December 7, 2023

A new employee recently said to me, “The Mill has so many different programs, and I don’t understand how they connect.” She’s probably not the only person who wonders what the method to our madness is! But there is definitely a method. You might even call it a recipe for building a healthy startup ecosystem. 
Fred Wilson, a New York venture capitalist who has invested in some of the biggest names in tech, has suggested there are four ingredients for building a healthy ecosystem. They are: talent, capital, training and cheerleading. 
Talent and capital are obvious. A thriving ecosystem needs smart people, and promising startups need money to grow quickly. To make the most of that talent and capital, an ecosystem also needs training. In a digital economy, everyone needs continuous upskilling and reskilling to take advantage of shifting opportunities. 
The final ingredient, cheerleading, is not just a feel-good piece. Cheerleading is leading. Effective cheerleaders have been successful in the startup world and willingly help others. They build confidence that we can reach our vision. They say, “Here’s what the future can look like. Yes, we know it’s difficult, and yes, there’s value in doing difficult things. Let’s keep going!”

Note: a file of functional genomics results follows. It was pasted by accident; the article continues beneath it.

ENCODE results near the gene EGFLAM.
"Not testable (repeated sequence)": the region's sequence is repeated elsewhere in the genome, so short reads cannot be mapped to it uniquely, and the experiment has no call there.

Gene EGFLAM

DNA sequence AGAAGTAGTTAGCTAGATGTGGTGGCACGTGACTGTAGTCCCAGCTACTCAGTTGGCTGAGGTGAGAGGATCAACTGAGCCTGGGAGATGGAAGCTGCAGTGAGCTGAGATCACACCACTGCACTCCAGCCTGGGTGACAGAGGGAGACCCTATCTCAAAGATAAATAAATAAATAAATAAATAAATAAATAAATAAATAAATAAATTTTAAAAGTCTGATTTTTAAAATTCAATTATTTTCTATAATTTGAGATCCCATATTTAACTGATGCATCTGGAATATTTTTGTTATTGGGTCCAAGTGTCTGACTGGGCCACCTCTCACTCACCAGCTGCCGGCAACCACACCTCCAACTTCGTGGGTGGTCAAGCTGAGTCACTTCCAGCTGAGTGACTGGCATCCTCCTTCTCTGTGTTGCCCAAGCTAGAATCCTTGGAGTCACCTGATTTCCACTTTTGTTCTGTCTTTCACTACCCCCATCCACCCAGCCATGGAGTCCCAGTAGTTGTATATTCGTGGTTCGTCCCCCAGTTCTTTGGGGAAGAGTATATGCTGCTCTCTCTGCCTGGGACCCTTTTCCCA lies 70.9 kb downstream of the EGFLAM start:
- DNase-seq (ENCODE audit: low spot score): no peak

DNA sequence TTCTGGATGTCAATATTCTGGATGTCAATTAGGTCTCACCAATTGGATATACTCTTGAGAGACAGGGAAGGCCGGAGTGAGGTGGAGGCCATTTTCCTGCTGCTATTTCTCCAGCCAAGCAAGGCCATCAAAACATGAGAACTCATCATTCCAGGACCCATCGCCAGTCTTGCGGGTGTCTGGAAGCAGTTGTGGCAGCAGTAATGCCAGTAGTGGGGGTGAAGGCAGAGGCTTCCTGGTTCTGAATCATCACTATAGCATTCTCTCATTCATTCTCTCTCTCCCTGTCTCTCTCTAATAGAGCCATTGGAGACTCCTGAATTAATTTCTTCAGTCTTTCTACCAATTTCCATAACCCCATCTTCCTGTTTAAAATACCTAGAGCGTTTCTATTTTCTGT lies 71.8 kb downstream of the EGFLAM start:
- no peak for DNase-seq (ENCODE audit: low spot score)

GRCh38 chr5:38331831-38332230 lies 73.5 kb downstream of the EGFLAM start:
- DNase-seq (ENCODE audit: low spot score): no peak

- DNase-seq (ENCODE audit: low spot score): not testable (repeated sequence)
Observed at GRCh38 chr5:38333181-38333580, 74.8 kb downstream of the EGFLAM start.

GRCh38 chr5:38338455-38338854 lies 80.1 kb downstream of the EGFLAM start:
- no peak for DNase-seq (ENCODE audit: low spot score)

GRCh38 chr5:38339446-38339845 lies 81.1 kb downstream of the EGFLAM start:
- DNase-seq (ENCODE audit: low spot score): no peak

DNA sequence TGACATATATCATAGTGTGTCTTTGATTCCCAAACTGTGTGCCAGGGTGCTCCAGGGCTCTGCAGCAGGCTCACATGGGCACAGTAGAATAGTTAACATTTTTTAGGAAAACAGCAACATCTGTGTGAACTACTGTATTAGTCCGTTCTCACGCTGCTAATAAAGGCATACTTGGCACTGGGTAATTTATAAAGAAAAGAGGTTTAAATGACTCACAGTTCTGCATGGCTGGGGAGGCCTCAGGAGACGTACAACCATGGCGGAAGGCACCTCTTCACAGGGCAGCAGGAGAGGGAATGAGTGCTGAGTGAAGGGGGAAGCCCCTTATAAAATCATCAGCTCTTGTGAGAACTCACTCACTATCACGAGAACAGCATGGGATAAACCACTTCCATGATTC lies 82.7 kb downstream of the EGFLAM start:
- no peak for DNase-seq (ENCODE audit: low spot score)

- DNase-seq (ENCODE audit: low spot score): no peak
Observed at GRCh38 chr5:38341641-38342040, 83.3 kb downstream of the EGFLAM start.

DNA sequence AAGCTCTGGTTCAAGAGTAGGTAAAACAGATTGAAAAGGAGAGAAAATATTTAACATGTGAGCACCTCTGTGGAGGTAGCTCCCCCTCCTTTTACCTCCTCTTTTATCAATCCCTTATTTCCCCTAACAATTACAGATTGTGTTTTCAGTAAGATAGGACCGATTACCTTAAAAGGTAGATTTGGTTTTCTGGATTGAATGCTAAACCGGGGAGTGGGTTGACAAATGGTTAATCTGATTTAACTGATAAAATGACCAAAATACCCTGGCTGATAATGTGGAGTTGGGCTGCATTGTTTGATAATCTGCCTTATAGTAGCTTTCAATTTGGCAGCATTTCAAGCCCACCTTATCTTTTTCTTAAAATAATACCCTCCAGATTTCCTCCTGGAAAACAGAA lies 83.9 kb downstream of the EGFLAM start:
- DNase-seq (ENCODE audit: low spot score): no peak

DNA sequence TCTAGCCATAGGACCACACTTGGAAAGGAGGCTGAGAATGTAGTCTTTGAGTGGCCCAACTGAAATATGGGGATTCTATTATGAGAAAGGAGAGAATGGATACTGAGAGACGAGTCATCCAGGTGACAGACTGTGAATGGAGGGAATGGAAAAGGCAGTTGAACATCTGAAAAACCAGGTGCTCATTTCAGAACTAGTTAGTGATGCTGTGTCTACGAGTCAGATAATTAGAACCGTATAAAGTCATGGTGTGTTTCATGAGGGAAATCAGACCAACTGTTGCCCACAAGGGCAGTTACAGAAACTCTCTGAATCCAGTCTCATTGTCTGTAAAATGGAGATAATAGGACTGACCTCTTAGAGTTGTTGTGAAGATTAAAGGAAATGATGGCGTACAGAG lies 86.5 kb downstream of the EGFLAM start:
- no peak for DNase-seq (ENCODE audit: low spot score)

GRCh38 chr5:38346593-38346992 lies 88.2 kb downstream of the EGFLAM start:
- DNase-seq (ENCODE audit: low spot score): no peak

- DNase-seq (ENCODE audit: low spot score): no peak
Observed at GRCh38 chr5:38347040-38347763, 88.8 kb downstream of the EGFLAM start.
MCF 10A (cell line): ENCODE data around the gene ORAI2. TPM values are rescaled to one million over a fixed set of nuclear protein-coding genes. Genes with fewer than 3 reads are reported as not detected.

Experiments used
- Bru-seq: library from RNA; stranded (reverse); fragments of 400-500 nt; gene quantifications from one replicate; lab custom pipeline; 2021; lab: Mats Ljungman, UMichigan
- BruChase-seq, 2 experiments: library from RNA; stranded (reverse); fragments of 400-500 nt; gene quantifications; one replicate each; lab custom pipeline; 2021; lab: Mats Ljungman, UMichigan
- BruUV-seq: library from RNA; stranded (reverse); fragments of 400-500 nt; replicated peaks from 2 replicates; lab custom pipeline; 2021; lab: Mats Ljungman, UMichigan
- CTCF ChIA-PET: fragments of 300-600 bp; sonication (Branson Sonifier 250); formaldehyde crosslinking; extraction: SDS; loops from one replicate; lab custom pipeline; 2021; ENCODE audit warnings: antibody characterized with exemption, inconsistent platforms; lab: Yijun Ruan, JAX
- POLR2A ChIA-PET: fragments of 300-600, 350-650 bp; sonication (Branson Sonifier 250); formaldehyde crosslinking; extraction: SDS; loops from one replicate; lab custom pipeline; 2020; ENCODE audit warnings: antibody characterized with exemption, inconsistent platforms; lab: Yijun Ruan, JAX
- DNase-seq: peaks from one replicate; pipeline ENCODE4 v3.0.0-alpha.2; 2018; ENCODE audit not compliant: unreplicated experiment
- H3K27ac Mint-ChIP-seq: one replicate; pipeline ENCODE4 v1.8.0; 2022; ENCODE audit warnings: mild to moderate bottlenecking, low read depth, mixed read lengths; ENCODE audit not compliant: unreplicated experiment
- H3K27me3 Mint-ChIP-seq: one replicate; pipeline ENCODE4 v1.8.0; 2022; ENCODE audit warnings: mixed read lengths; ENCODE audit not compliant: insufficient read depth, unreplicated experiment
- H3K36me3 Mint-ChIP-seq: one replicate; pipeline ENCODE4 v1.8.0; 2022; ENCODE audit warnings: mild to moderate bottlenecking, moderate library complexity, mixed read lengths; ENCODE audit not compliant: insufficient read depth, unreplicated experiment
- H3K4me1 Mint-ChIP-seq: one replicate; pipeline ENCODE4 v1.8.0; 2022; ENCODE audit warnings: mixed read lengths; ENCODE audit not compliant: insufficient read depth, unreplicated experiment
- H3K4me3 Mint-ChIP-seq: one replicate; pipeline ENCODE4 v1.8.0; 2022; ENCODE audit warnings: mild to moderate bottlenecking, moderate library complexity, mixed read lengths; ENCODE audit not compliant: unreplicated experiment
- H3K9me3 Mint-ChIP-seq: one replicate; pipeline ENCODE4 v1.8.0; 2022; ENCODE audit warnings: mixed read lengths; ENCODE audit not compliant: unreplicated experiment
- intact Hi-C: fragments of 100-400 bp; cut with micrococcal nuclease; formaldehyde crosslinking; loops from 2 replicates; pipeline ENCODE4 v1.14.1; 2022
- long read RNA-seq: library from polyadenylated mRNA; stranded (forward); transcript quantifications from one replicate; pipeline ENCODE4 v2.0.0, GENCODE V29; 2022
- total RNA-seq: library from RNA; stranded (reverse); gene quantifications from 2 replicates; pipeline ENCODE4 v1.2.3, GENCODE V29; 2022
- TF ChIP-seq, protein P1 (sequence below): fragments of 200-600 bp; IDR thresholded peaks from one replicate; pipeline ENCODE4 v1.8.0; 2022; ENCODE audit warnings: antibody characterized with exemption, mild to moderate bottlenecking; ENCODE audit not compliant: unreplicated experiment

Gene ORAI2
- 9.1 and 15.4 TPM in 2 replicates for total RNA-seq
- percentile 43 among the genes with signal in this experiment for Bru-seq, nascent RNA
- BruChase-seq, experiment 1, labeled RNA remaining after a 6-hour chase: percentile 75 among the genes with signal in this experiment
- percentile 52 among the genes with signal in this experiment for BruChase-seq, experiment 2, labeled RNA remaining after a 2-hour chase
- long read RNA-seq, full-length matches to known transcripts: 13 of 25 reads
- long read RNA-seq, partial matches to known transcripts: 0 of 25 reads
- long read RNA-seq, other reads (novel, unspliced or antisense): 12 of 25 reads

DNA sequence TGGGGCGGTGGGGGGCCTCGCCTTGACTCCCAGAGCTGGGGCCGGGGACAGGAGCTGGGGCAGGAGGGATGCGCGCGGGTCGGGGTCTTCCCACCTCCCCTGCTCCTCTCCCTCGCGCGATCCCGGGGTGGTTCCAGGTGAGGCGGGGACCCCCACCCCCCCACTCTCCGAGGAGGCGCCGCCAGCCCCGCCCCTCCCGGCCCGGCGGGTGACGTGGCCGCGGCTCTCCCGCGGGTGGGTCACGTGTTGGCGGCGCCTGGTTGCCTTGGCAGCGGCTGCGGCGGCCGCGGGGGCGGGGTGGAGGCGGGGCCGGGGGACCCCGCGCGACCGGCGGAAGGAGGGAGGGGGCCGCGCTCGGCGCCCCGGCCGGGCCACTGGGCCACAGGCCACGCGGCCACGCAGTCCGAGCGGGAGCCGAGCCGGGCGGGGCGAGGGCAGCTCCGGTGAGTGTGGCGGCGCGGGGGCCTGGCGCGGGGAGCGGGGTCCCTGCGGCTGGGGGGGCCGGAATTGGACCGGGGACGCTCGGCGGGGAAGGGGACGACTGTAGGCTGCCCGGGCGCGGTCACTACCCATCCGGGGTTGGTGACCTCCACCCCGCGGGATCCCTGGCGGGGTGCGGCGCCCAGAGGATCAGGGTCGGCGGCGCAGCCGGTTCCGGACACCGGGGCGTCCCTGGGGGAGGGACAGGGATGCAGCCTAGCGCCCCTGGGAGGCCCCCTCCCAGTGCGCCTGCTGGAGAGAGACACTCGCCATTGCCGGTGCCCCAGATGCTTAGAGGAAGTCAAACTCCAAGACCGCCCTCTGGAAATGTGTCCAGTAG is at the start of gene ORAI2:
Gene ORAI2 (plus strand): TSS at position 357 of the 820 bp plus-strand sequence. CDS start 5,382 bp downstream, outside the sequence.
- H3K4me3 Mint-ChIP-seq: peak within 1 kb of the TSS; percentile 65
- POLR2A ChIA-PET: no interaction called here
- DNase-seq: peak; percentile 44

The Mill’s recipe for a healthy ecosystem also includes four instructions, which we borrowed from Brad Feld’s book “Startup Communities.” These are: let entrepreneurs lead, take a 20-year view of the future, engage the entire entrepreneurial “stack,” and continually get fresh blood in the system. 
First, what does it mean to let entrepreneurs lead? It means the most passionate, experienced and actively engaged members of the ecosystem should set its course. Universities and governments play critical supporting roles, and we deeply value our partnerships with them. But when it turns to helping new founders launch, run, grow and exit startups, we turn to expert founders. That’s why The Mill’s board of directors contains representatives from all sectors with a strategic emphasis on entrepreneurs. It’s also why the board hired an entrepreneur like me rather than a career nonprofit administrator to run The Mill. 
Next, taking a 20-year view from today means more than creating a long-term vision. It means looking forward literally from today, to continually update our vision of the future. The digital economy does not stand still. 
Third, we need to engage the entire entrepreneurial stack. We can’t focus only on startups, or only on software developers. We need to engage graphic designers, executives, students, consultants, small businesses — everybody. An ecosystem is a connected network, not a silo of techies. 
Finally, healthy ecosystems get a continuous flow of fresh blood. The great thing about a college town is that we get 14,000 new residents every year. We only have to retain a few to improve the trajectory of our startup ecosystem. And if we’re engaging the full stack, of course, some of our existing residents and businesses will also become founders.